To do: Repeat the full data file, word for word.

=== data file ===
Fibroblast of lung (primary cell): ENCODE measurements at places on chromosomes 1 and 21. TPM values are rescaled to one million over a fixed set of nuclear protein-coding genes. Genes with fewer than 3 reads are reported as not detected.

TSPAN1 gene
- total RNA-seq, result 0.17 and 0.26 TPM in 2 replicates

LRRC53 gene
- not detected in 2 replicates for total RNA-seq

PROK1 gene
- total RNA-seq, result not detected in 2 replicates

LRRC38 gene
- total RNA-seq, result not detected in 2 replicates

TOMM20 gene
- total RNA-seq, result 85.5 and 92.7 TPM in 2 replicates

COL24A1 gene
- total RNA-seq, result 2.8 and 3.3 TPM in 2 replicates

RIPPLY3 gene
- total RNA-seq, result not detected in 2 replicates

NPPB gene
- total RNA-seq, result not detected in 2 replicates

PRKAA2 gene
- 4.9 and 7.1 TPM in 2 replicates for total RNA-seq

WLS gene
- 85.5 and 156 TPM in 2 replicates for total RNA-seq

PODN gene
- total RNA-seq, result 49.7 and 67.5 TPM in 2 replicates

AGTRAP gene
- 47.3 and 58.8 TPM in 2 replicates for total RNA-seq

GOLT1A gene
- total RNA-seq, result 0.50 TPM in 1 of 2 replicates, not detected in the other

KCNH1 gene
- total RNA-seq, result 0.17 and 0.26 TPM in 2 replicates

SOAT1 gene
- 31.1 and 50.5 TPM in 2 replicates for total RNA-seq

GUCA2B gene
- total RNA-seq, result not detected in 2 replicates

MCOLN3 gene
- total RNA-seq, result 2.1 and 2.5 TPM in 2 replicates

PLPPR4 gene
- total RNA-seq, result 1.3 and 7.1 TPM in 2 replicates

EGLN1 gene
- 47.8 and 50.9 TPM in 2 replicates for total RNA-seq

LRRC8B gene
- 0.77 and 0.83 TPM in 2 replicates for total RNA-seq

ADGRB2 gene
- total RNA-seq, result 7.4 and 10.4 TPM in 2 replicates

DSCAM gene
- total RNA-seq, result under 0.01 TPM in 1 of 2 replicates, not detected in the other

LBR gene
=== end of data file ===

Fibroblast of lung (primary cell): ENCODE measurements at places on chromosomes 1 and 21. TPM values are rescaled to one million over a fixed set of nuclear protein-coding genes. Genes with fewer than 3 reads are reported as not detected.

TSPAN1 gene
- total RNA-seq, result 0.17 and 0.26 TPM in 2 replicates

LRRC53 gene
- not detected in 2 replicates for total RNA-seq

PROK1 gene
- total RNA-seq, result not detected in 2 replicates

LRRC38 gene
- total RNA-seq, result not detected in 2 replicates

TOMM20 gene
- total RNA-seq, result 85.5 and 92.7 TPM in 2 replicates

COL24A1 gene
- total RNA-seq, result 2.8 and 3.3 TPM in 2 replicates

RIPPLY3 gene
- total RNA-seq, result not detected in 2 replicates

NPPB gene
- total RNA-seq, result not detected in 2 replicates

PRKAA2 gene
- 4.9 and 7.1 TPM in 2 replicates for total RNA-seq

WLS gene
- 85.5 and 156 TPM in 2 replicates for total RNA-seq

PODN gene
- total RNA-seq, result 49.7 and 67.5 TPM in 2 replicates

AGTRAP gene
- 47.3 and 58.8 TPM in 2 replicates for total RNA-seq

GOLT1A gene
- total RNA-seq, result 0.50 TPM in 1 of 2 replicates, not detected in the other

KCNH1 gene
- total RNA-seq, result 0.17 and 0.26 TPM in 2 replicates

SOAT1 gene
- 31.1 and 50.5 TPM in 2 replicates for total RNA-seq

GUCA2B gene
- total RNA-seq, result not detected in 2 replicates

MCOLN3 gene
- total RNA-seq, result 2.1 and 2.5 TPM in 2 replicates

PLPPR4 gene
- total RNA-seq, result 1.3 and 7.1 TPM in 2 replicates

EGLN1 gene
- 47.8 and 50.9 TPM in 2 replicates for total RNA-seq

LRRC8B gene
- 0.77 and 0.83 TPM in 2 replicates for total RNA-seq

ADGRB2 gene
- total RNA-seq, result 7.4 and 10.4 TPM in 2 replicates

DSCAM gene
- total RNA-seq, result under 0.01 TPM in 1 of 2 replicates, not detected in the other

LBR gene